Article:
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License: GPL 3 Latest release MELPA Stable CI

Eldev (Elisp development tool) is an Emacs-based build tool, targeted solely at Elisp projects. It is an alternative to Cask. Unlike Cask, Eldev itself is fully written in Elisp and its configuration files are also Elisp programs. If you are familiar with Java world, Cask can be seen as a parallel to Maven — it uses project description, while Eldev is sort of a parallel to Gradle — its configuration is a program on its own.


Detailed documentation on Eldev features is available online. This page intentionally provides only a brief overview.

Eldev features

Eldev source code itself comes with no examples, but there is a short list of real-world projects in the documentation.

If you are using Flycheck, check out flycheck-eldev package. It provides integration between Flycheck and Eldev, allowing the former to automatically use proper dependencies in Eldev projects.


The easiest and most common way to install Eldev on Linux, macOS, etc. is this shell oneliner:

$ curl -fsSL | sh

This will install eldev script to ~/.local/bin. Usually, this directory should already be in your PATH. But if not, e.g. in ~/.profile add this:

export PATH="$HOME/.local/bin:$PATH"

Documentation lists several other ways to install Eldev, including on Windows. They are not more difficult than the one above.

Safety concerns

In general, it is not recommended to execute Eldev, GNU Make, Scons, any other build tool or anything based on one in a directory that contains untrusted code.

Like many (if not most) other development tools, Eldev is unsafe when executed on untrusted code. For example, simply running eldev in a project you have just downloaded from can result in anything, including emptied home directory. For that matter, running make or gradle is not better in this regard. Eldev is perhaps a bit more dangerous, because even eldev help reads file Eldev, thus executing arbitrary code.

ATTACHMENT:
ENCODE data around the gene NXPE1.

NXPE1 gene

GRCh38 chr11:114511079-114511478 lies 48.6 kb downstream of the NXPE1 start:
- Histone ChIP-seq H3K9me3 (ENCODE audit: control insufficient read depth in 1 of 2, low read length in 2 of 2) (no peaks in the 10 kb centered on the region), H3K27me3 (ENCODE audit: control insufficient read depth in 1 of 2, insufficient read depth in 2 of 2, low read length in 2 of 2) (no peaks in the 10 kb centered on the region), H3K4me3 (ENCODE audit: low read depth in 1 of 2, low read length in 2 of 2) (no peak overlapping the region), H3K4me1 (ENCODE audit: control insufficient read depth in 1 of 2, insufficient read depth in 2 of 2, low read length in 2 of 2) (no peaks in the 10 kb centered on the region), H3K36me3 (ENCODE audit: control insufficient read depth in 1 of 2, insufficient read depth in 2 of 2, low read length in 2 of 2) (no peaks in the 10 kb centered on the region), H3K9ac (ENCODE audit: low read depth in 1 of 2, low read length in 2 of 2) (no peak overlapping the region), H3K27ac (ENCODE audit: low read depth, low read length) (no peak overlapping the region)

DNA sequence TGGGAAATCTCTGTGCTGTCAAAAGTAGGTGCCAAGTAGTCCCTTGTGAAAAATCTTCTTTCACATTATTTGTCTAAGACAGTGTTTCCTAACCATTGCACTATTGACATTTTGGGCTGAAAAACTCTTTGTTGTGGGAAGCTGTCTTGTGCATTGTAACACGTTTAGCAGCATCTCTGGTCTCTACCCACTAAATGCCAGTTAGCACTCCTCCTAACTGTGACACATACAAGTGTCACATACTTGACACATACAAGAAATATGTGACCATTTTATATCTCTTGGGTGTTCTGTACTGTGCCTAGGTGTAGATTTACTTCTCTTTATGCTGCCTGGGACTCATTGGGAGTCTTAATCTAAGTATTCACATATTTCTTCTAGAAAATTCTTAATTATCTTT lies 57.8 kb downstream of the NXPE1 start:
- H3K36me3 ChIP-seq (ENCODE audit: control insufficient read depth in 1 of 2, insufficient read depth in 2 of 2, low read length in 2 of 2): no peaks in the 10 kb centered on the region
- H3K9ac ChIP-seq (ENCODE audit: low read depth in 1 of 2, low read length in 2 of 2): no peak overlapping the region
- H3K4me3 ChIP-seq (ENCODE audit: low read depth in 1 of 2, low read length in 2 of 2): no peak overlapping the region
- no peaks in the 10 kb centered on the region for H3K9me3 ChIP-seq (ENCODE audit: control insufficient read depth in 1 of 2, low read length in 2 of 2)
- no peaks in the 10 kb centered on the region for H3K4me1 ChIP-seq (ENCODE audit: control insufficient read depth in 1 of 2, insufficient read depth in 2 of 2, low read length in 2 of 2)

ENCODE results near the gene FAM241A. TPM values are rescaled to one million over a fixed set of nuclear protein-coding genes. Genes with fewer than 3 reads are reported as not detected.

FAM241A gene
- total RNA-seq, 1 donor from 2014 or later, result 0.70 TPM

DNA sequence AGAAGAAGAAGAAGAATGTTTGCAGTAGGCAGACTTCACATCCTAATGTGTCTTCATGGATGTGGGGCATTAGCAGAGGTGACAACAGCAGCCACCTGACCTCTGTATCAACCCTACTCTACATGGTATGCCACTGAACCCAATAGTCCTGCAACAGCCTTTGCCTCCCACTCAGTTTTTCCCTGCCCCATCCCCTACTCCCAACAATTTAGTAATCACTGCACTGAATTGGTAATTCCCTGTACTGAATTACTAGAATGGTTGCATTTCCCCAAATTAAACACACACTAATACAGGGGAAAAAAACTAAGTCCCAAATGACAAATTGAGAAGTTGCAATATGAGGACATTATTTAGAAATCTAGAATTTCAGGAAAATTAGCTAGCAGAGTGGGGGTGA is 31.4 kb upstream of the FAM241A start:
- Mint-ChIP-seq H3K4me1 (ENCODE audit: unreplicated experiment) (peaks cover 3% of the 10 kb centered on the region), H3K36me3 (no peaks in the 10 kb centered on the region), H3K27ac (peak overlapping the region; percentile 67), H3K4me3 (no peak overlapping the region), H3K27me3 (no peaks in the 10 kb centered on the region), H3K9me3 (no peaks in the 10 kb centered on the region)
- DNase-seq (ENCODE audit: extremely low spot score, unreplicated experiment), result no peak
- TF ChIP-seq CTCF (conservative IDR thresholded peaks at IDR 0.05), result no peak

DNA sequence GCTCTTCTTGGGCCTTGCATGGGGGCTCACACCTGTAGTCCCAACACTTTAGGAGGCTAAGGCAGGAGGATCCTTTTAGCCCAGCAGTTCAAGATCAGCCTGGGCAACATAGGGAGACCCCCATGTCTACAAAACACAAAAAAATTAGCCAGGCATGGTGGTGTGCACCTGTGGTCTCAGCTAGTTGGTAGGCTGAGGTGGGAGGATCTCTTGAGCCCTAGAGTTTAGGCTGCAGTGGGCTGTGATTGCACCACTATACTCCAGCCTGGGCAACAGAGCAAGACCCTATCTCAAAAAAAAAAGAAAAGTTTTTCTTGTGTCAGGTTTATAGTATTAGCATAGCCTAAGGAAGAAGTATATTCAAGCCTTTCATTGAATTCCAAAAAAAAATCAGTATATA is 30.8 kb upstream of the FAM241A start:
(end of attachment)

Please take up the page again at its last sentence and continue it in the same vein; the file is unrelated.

Even seemingly harmless things, like opening a .el file in Emacs can lead to unforeseen consequences. If you e.g. have Flycheck enabled everywhere, this will result in byte-compiling said file, which also can execute arbitrary code, for example using (eval-when-compile …​) form. The same holds for installing (not even using!) Elisp packages.

Only use build tools on code that you trust. Better yet, don’t even touch code that you don’t plan running.

Getting started

Eldev comes with built-in help. Just run:

$ eldev help

This will list all the commands Eldev supports. To see detailed description of any of those, type:

$ eldev help COMMAND

In the help you can also see lots of options — both global and specific to certain commands. Many common things are possible just out of the box, but later we will discuss how to define additional commands and options or change defaults for the existing.

Two most important global options to remember are --trace (-t) and --debug (-d). With the first one, Eldev prints lots of additional information about what it is doing to stdout. With the second, Eldev prints stacktraces for most errors. These options will often help you figure out what’s going wrong without requesting any external assistance. Also check out section on various debugging features discussed later.

Eldev mostly follows GNU conventions in its command line. Perhaps the only exception is that global options must be specified before command name and command-specific options — after it.